MICHAEL ROWLAND HOST: You’ve told, what is a pre-recorded edition of Q&A which airs tonight on ABC TV tonight, that the voice will be elected. How would that work?

LINDA BURNEY, MINISTER FOR INDIGENOUS AUSTRALIANS: What the Leeser-Dodson report said is that the voice will be representative. The point I was attempting to make was, in fact, that there is obviously – as the Prime Minister has pointed out – consultations, particularly with First Nations people, that need to be had about the way in which a voice would be constituted. I don’t want to get ahead of ourselves. I want to make sure that there is involvement and discussion not only with Indigenous leaders, not only across the parliament, but importantly with the Australian public, about what we should do going forward. It is not about the “what” yet, Michael, it is about the “why”.

MICHAEL ROWLAND HOST: Do you believe casting forward to whenever the referendum is held – possibly next year – that there is the will within the Australian community, in the Australian public, for a big ‘yes’ vote?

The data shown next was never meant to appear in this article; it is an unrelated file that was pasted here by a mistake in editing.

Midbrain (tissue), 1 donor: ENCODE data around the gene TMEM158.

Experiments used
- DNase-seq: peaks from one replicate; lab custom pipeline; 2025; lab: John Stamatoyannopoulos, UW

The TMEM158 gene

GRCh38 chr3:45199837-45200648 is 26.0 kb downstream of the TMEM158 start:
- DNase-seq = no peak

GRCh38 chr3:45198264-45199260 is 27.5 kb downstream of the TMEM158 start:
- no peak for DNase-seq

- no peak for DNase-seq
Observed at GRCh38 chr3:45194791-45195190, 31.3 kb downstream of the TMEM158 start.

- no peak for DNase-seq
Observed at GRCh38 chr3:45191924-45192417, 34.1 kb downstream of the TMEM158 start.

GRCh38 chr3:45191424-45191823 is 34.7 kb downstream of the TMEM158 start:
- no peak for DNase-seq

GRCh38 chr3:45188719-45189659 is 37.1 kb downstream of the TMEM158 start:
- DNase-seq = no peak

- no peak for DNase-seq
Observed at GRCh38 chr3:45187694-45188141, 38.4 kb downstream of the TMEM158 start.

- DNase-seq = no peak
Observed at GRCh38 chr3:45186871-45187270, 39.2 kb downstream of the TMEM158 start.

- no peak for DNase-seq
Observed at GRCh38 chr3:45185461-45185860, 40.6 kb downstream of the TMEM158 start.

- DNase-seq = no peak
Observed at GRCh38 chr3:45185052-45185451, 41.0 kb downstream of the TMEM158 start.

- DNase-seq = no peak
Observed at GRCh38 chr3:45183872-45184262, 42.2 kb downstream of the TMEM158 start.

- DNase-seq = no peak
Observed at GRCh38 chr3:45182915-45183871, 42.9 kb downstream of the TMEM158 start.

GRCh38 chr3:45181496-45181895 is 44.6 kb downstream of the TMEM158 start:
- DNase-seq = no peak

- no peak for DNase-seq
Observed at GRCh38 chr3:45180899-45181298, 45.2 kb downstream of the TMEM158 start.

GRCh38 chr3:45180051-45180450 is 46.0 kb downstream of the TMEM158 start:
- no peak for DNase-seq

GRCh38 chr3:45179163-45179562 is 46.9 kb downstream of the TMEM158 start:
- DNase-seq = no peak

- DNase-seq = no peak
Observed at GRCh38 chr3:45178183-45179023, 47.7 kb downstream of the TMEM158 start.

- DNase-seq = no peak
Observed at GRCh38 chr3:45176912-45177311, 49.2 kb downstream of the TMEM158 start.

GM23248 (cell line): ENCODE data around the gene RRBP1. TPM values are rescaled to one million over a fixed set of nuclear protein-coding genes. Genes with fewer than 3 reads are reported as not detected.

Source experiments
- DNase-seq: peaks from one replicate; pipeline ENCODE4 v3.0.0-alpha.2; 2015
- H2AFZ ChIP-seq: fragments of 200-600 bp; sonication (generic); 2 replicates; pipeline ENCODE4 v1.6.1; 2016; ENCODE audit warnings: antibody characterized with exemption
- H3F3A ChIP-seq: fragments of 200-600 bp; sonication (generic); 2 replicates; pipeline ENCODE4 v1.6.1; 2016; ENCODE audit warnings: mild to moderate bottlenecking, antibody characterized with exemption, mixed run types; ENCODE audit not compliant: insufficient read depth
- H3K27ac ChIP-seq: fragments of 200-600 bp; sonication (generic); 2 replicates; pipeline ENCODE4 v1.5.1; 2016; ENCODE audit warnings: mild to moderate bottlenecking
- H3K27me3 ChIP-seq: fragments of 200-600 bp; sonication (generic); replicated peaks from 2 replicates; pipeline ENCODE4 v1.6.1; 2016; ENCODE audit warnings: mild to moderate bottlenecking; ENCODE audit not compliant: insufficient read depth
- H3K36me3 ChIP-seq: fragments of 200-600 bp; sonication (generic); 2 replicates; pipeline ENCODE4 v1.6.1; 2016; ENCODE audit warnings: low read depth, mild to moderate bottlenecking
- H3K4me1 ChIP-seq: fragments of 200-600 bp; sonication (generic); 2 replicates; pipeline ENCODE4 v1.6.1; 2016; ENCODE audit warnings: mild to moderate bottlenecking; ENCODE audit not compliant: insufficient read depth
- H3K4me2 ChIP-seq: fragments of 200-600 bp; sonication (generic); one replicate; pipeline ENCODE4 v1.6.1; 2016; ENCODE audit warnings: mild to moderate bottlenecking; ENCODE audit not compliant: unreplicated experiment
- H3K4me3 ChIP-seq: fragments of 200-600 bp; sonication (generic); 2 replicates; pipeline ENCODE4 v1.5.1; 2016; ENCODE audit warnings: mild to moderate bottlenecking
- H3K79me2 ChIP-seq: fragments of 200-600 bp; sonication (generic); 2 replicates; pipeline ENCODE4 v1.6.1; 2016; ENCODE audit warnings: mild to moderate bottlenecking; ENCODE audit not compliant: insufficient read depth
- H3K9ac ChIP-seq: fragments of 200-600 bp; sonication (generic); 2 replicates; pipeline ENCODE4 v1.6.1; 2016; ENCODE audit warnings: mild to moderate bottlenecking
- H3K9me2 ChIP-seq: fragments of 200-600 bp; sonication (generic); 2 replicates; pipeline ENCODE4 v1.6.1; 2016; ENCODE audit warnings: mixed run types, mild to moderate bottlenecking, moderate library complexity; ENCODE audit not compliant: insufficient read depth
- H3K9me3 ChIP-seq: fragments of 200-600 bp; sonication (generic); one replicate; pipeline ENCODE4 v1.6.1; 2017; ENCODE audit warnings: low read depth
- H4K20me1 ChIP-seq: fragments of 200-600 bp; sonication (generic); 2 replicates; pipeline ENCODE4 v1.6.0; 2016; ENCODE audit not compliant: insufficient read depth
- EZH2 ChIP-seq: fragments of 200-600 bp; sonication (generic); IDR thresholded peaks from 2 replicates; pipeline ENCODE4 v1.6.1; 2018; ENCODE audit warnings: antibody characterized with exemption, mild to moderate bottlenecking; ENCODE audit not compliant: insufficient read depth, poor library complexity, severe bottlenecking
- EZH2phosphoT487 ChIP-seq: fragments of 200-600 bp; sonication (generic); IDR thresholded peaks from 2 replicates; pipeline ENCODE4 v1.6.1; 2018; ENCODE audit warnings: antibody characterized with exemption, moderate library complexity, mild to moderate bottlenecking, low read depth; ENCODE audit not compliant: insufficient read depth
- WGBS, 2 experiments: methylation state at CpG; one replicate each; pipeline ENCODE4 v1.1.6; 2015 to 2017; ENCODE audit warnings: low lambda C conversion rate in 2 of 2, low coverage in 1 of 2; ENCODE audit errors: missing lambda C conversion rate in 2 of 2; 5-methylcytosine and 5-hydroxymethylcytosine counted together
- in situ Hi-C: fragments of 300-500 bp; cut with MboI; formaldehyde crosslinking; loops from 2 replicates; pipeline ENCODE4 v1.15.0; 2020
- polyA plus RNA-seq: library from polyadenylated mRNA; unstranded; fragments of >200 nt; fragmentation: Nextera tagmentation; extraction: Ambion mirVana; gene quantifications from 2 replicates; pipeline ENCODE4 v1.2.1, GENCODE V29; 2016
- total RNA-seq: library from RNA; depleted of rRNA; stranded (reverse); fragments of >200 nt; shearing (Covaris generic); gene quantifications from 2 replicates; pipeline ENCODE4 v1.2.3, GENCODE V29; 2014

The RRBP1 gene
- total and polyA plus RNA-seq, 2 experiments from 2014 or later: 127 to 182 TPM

LINDA BURNEY, MINISTER FOR INDIGENOUS AUSTRALIANS: I go back to 1967. You were probably too young and I was 10 years old when the referendum to count Aboriginal people in the Australian population was held. There was a 90 percent yes vote. The most successful referendum in this country and you know as well as I do how high the bar is, as the Prime Minister said on Saturday, how high the bar is in terms of referendum success in Australia. The feedback that I’ve had, the number of people who have approached me at Garma and in fact at the supermarket in Marrickville where I live, saying what is it that we can do to make a yes vote successful. And of course, the other thing is that we have received support from across the board, from faith leaders, from the BCA of Australia, from the union organisations, but we are not so naive to think that there will not be a scare campaign, that there won’t be people that will be detractors to this and the Prime Minister spoke about that again in Garma. But the thing that is important to focus on now Michael, is that this voice will be about two things it will be about entrenching in the Constitution a permanent Aboriginal body, so recognizing Aboriginal people in the Constitution, but it will also be about practical things that will be affecting the lives of First Nations people on the ground. Things like incarceration, things like child removal. Things like housing, things like educational outcomes. This voice is about making sure that what happens in the federal parliament is going to be a positive step forward both in terms of us as a nation, but also the life outcomes and the life choices for First Nations people in Australia.